A flexible depth probe using liquid crystal polymer

Sung Eun Lee, Sang Beom Jun, Hyun Joo Lee, Jinhyung Kim, Seung Woo Lee, Changkyun Im, Hyung Cheul Shin, Jin Woo Chang, Sung June Kim

Research output: Contribution to journalArticlepeer-review

60 Citations (Scopus)


We proposed a method of making a flexible depth-type neural probe using liquid crystal polymer. Conventional depth neural probes made of metal or silicon have the limitations of a single recording site per shank or the brittleness of the silicon substrate. To avoid these drawbacks, polymer-based depth neural probes have been developed with biocompatible polymers such as polyimides or parylenes. However, those have suffered from the difficulty of inserting the probes into brain tissues due to their high flexibility, requiring mechanical reinforcements. Herein, we report the first attempt to use a flexible material, liquid crystal polymer (LCP), as a substrate for a depth-type neural probe. The LCP-based probe offers a controllable stiffness vs. flexibility and compatibility with thin-film processes in addition to its inherent characteristics such as high reliability and biocompatibility. In the present study, an LCP neural probe was fabricated to have enough stiffness to penetrate the dura mater of rodent brains without a guide tool or additional reinforcement structures. A simultaneous multichannel neural recording was successfully achieved from the somatosensory motor cortex of the rodents. Immunohistochemistry showed that the electrodes could be inserted into the desired regions in the brain.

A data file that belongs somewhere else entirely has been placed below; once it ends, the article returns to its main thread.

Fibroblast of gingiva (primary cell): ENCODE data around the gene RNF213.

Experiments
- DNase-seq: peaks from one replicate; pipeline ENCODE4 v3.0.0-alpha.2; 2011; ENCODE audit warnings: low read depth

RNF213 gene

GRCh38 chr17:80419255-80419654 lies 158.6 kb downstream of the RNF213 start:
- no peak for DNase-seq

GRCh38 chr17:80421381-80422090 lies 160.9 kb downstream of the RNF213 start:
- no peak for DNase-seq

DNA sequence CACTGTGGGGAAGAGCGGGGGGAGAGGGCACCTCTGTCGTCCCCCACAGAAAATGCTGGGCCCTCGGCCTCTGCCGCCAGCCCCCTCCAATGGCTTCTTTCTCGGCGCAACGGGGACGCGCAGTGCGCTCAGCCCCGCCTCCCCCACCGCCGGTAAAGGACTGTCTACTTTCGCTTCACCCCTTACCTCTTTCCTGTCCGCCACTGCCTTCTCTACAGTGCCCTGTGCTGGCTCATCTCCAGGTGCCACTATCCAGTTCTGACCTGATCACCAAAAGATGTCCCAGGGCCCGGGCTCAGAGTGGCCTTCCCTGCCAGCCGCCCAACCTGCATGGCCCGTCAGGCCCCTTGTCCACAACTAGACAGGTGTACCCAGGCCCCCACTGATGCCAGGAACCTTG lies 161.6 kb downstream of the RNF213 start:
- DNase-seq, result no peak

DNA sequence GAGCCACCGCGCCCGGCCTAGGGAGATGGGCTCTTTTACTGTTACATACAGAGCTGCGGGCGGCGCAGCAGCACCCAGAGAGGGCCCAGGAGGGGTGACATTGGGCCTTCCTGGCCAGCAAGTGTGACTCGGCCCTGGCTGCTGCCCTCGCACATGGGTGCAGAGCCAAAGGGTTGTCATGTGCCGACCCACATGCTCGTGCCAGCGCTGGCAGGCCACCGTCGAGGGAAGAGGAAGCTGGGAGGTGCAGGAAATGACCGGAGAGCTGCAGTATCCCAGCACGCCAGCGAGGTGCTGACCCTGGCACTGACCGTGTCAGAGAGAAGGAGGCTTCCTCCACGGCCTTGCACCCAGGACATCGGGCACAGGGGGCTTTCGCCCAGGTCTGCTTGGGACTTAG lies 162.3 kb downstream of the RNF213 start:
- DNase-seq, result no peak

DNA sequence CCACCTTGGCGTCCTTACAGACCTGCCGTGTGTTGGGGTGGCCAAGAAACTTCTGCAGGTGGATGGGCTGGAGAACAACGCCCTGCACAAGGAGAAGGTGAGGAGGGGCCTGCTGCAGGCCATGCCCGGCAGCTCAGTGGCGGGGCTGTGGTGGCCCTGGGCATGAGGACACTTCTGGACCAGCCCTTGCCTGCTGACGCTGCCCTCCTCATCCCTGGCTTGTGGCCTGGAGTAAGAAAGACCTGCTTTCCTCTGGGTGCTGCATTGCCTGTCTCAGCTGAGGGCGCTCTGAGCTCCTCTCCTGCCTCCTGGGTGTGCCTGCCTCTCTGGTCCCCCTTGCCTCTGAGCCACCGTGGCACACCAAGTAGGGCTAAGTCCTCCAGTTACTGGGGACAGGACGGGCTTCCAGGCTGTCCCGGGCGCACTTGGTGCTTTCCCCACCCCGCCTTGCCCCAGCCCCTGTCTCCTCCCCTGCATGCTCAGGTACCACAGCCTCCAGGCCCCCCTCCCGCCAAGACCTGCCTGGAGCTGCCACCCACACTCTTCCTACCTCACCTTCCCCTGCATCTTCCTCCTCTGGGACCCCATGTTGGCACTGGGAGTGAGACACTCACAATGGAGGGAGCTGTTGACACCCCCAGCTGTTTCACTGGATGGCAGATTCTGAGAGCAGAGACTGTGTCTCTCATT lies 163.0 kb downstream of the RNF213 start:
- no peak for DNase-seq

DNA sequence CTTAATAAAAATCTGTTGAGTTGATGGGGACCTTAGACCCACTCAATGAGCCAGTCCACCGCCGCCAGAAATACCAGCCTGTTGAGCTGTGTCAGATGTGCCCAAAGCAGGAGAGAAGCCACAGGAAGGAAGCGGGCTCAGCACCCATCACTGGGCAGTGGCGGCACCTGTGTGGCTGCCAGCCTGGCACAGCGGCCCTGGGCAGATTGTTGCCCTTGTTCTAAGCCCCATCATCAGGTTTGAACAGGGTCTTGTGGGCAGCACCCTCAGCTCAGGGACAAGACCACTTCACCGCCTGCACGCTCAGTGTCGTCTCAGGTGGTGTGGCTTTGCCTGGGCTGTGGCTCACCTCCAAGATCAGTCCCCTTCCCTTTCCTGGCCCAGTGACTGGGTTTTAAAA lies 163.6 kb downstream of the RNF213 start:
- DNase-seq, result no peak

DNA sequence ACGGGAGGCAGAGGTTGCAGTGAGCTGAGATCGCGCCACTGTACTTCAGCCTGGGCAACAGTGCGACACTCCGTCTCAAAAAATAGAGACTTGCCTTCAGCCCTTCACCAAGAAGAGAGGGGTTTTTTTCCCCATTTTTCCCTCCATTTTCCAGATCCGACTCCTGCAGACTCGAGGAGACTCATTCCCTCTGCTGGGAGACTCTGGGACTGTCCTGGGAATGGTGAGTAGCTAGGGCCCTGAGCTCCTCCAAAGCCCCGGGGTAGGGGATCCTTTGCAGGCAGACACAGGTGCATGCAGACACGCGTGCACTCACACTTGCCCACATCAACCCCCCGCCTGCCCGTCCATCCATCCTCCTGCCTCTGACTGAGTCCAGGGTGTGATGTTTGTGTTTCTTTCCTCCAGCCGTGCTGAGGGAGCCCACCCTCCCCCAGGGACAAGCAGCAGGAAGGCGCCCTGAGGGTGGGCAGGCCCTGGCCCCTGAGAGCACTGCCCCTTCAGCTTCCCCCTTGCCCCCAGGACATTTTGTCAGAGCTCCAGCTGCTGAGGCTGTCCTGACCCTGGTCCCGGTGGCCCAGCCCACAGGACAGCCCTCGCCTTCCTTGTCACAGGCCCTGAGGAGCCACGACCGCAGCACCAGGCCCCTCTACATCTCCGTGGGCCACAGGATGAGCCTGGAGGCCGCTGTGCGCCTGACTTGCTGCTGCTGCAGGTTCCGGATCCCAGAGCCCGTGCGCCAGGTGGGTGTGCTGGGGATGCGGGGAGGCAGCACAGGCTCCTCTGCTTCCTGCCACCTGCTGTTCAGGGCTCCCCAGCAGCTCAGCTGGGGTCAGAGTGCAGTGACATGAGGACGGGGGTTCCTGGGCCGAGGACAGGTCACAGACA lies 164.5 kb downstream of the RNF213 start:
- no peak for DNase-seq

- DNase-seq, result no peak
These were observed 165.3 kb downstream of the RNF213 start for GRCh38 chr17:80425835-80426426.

Original languageEnglish
Article number2196274
Pages (from-to)2085-2094
Number of pages10
JournalIEEE Transactions on Biomedical Engineering
Issue number7
Publication statusPublished - 2012

Bibliographical note

Funding Information:
Manuscript received January 20, 2012; revised March 17, 2012; accepted April 14, 2012. Date of current version June 20, 2012. This work was supported in part by the Seoul National University and Yonsei University (2011–2012) under the Brain Korea 21 Project, in part by grants from the Industrial Technology Development Program of the Ministry of Knowledge Economy of Korea, under the Research Program 10033657, Program 10033812, and Program 10033634 and by the Smart IT Convergence System Research Center under Global Frontier Project SIRC-2011-0031866 of the Ministry of Education, Science, and Technology of Korea. Asterisk indicates corresponding author.

All Science Journal Classification (ASJC) codes

  • Biomedical Engineering


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